First off, if you are local and reading this, you should place your “co-op” order by March 13th. It has been extended a short period to get more of you on board!! EMAIL US NOW
OK, so now that we have that out of the way, I teach grass fed beef, clean grass fed beef over fish when it comes to health benefits. And as shocking as that is to some of you, you need to understand that is the most significant step to take in regards to your meat consumption.
Fish, specific fish that we eat such as salmon, sardines and tuna, have high levels of omega 3 acid in them. Specifically omega 3 in the form that we need the most, EPA and DHA. The biggest concern however is of course the contamination of fish due to our water being rich in pcb’s, mercury and other toxic metals, and other forms of micro toxins.
The benefit will often outweigh the risks up to a certain point. But that point at which benefits and risks are reversed is hard to identify, when do you know that you are getting too many toxins, and that the toxic load is outweighing the benefit of the fat? It is very hard to tell, but many sources suggest that eating two servings of fish a week is a good idea. However, if you believe that the minimal amount of fat from two servings is enough for your health needs, you are mistaken.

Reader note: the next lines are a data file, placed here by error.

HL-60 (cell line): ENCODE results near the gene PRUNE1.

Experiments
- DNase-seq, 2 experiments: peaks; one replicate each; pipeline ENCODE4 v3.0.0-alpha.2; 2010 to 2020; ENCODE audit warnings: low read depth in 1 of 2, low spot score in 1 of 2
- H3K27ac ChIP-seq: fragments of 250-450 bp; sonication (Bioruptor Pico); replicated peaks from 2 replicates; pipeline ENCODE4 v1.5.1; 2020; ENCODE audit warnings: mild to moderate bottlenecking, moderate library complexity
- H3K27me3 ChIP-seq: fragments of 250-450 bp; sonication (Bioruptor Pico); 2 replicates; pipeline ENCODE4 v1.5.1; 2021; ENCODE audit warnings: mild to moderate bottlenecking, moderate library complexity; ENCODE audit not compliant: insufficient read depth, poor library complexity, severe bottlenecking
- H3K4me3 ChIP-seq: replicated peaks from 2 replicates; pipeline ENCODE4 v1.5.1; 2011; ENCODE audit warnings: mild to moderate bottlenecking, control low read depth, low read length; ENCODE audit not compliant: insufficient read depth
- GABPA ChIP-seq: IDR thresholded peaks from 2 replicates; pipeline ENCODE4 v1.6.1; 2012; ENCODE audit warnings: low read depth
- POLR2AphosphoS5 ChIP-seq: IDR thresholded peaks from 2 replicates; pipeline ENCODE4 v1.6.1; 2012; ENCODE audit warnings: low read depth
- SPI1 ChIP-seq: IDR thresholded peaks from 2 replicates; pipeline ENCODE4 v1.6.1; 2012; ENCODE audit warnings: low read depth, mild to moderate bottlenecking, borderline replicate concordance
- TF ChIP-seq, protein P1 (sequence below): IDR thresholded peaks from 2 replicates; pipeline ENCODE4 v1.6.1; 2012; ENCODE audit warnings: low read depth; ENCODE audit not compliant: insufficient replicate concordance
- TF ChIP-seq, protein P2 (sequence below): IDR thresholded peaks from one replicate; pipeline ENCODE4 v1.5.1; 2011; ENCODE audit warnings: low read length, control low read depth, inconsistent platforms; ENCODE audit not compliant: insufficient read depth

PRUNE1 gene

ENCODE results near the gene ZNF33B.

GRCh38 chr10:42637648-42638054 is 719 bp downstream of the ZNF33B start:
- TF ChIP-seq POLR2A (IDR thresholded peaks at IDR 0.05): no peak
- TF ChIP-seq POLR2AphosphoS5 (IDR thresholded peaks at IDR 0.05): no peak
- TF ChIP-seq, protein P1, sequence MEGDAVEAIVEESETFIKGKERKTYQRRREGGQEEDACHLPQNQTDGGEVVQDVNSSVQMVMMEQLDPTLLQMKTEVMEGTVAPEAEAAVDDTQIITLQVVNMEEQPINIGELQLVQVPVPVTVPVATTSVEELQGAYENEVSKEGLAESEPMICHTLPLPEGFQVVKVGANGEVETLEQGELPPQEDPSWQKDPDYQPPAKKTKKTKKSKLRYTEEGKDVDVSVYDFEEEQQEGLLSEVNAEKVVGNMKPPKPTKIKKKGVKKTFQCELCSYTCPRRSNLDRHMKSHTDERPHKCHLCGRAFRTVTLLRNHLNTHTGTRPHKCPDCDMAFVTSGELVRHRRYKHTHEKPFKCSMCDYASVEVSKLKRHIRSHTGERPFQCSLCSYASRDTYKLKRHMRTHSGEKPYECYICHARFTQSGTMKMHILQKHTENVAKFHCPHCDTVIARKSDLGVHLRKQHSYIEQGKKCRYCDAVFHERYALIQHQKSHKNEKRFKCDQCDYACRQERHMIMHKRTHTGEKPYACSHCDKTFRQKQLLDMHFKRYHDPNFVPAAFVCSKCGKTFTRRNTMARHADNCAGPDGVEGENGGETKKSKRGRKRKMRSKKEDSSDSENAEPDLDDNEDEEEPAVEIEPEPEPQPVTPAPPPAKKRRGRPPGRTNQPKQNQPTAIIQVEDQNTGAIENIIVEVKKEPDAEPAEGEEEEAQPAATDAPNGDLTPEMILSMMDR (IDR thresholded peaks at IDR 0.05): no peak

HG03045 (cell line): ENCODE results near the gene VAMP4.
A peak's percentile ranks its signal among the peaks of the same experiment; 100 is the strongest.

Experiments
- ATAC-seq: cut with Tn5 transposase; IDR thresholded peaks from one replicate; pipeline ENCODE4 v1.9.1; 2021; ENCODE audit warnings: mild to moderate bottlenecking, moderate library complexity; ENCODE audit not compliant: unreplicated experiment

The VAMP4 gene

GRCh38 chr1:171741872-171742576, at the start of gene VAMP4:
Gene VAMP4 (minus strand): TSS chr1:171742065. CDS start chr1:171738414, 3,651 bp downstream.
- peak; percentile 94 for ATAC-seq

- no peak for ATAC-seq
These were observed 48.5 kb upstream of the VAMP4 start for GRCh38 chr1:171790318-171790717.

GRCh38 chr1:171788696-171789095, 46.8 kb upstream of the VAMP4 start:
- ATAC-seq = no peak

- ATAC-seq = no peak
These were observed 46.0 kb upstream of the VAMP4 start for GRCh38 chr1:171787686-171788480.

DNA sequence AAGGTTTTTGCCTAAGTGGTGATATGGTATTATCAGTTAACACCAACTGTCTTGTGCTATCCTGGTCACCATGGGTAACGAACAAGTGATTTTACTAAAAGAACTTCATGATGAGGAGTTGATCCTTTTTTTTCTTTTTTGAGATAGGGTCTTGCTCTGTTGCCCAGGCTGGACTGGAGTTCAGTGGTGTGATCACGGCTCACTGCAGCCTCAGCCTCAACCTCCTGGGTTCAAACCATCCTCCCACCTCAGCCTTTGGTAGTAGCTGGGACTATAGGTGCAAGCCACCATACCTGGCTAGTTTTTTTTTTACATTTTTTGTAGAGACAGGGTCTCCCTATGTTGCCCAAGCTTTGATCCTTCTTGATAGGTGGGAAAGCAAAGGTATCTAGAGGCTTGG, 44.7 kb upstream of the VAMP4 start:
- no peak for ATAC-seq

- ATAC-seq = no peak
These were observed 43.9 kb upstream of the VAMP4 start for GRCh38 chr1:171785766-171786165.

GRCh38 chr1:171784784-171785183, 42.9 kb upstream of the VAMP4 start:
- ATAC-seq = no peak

But consider these concerns from the Mayo Clinic:
Pregnant women, breast-feeding mothers and children can still get the heart-healthy benefits of fish by eating fish that’s typically low in mercury, such as salmon, and limiting the amount they eat to:
- No more than 12 ounces (340 grams) of fish in total a week
- No more than 6 ounces (170 grams) of canned tuna a week
- No amount of any fish that’s typically high in mercury (shark, swordfish, king mackerel and tilefish)